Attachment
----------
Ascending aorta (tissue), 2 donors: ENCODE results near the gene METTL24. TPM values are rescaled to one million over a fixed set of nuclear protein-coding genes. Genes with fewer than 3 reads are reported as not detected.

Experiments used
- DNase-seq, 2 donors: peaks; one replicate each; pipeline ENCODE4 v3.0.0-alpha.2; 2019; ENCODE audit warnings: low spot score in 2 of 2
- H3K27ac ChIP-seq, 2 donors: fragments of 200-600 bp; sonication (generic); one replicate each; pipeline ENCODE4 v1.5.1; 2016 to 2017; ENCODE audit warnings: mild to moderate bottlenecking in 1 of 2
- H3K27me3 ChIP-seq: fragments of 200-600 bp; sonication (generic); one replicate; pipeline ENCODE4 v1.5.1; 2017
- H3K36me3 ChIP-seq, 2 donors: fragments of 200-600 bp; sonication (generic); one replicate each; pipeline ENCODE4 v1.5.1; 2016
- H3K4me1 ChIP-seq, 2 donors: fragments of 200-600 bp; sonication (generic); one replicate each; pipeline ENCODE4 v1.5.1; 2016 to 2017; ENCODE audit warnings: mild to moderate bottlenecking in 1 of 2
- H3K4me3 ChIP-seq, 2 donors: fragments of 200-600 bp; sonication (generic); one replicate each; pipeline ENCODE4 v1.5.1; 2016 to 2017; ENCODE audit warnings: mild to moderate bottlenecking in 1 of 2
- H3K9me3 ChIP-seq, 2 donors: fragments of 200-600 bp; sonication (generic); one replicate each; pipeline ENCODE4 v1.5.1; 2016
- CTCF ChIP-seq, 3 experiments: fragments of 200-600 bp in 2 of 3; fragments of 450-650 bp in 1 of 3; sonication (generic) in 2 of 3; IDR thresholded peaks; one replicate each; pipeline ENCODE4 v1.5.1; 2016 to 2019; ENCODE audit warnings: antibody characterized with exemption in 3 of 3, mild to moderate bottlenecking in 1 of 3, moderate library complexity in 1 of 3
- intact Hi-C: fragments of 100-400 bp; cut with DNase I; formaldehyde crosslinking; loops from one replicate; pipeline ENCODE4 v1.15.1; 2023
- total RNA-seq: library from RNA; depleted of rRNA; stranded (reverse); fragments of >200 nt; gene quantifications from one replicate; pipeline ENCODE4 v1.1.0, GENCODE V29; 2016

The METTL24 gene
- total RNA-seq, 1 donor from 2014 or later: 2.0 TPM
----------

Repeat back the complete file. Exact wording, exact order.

Ascending aorta (tissue), 2 donors: ENCODE results near the gene METTL24. TPM values are rescaled to one million over a fixed set of nuclear protein-coding genes. Genes with fewer than 3 reads are reported as not detected.

Experiments used
- DNase-seq, 2 donors: peaks; one replicate each; pipeline ENCODE4 v3.0.0-alpha.2; 2019; ENCODE audit warnings: low spot score in 2 of 2
- H3K27ac ChIP-seq, 2 donors: fragments of 200-600 bp; sonication (generic); one replicate each; pipeline ENCODE4 v1.5.1; 2016 to 2017; ENCODE audit warnings: mild to moderate bottlenecking in 1 of 2
- H3K27me3 ChIP-seq: fragments of 200-600 bp; sonication (generic); one replicate; pipeline ENCODE4 v1.5.1; 2017
- H3K36me3 ChIP-seq, 2 donors: fragments of 200-600 bp; sonication (generic); one replicate each; pipeline ENCODE4 v1.5.1; 2016
- H3K4me1 ChIP-seq, 2 donors: fragments of 200-600 bp; sonication (generic); one replicate each; pipeline ENCODE4 v1.5.1; 2016 to 2017; ENCODE audit warnings: mild to moderate bottlenecking in 1 of 2
- H3K4me3 ChIP-seq, 2 donors: fragments of 200-600 bp; sonication (generic); one replicate each; pipeline ENCODE4 v1.5.1; 2016 to 2017; ENCODE audit warnings: mild to moderate bottlenecking in 1 of 2
- H3K9me3 ChIP-seq, 2 donors: fragments of 200-600 bp; sonication (generic); one replicate each; pipeline ENCODE4 v1.5.1; 2016
- CTCF ChIP-seq, 3 experiments: fragments of 200-600 bp in 2 of 3; fragments of 450-650 bp in 1 of 3; sonication (generic) in 2 of 3; IDR thresholded peaks; one replicate each; pipeline ENCODE4 v1.5.1; 2016 to 2019; ENCODE audit warnings: antibody characterized with exemption in 3 of 3, mild to moderate bottlenecking in 1 of 3, moderate library complexity in 1 of 3
- intact Hi-C: fragments of 100-400 bp; cut with DNase I; formaldehyde crosslinking; loops from one replicate; pipeline ENCODE4 v1.15.1; 2023
- total RNA-seq: library from RNA; depleted of rRNA; stranded (reverse); fragments of >200 nt; gene quantifications from one replicate; pipeline ENCODE4 v1.1.0, GENCODE V29; 2016

The METTL24 gene
- total RNA-seq, 1 donor from 2014 or later: 2.0 TPM